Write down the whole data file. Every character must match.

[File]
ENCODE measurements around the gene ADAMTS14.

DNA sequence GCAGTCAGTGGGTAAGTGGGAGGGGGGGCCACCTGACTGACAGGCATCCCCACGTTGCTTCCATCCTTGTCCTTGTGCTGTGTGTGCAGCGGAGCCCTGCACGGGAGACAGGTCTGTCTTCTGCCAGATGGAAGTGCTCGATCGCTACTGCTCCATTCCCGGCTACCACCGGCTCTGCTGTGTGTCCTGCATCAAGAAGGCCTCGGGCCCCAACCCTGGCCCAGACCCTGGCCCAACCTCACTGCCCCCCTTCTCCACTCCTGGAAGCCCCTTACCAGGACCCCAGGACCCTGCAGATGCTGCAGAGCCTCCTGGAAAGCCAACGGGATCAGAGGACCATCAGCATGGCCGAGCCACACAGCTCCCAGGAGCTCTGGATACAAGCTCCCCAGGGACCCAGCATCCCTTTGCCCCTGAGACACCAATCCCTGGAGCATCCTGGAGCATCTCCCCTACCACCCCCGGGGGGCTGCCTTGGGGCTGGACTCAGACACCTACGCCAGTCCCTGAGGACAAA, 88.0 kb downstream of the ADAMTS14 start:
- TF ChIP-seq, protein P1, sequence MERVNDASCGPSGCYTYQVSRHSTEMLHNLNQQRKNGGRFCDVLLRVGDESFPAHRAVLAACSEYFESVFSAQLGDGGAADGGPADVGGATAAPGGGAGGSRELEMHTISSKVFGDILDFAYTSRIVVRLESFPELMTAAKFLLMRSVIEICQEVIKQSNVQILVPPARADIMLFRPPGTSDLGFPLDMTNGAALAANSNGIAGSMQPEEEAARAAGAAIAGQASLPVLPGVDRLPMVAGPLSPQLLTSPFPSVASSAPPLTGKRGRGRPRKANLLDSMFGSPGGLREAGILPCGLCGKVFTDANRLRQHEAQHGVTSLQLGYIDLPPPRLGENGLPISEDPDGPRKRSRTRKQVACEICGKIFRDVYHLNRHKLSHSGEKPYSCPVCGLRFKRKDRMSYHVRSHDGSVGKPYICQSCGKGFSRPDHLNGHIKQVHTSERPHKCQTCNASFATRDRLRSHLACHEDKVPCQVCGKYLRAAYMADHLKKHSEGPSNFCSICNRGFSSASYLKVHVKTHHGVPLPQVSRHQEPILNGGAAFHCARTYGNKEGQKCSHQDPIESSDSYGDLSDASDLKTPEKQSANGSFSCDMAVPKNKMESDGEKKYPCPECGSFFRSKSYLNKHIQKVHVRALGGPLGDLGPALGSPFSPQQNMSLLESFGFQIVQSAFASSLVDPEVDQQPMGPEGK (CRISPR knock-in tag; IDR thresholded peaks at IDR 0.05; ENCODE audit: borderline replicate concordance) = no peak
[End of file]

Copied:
ENCODE measurements around the gene ADAMTS14.

DNA sequence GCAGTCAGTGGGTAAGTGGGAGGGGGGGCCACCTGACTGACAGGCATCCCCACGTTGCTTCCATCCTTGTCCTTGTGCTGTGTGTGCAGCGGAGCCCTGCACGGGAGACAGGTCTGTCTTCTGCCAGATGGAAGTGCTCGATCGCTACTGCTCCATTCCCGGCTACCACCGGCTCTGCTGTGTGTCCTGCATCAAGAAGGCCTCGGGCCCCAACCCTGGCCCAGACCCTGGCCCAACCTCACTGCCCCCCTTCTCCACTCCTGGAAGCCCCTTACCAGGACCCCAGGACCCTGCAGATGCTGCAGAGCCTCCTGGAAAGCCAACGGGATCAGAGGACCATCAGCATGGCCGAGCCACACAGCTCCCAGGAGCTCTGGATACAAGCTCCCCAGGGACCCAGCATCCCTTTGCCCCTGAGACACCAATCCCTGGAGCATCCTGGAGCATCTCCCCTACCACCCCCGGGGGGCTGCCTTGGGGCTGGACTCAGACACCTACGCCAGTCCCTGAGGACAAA, 88.0 kb downstream of the ADAMTS14 start:
- TF ChIP-seq, protein P1, sequence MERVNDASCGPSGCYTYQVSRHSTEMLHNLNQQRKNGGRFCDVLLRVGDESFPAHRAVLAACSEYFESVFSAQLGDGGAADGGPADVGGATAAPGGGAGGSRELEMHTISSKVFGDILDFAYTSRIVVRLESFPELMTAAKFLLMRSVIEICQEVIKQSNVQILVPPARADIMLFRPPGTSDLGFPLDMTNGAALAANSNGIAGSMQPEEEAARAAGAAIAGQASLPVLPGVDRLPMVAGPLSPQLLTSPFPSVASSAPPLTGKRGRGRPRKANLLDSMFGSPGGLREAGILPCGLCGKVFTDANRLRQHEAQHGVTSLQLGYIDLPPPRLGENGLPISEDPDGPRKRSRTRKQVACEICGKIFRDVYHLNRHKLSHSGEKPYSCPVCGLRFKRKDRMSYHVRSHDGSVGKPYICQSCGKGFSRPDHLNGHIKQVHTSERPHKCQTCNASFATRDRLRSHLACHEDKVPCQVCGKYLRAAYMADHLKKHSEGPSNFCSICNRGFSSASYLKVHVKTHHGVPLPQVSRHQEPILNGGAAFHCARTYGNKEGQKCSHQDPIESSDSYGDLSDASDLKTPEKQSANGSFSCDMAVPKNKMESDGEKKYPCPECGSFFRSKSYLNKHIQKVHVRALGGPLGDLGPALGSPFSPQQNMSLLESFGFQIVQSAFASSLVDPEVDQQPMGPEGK (CRISPR knock-in tag; IDR thresholded peaks at IDR 0.05; ENCODE audit: borderline replicate concordance) = no peak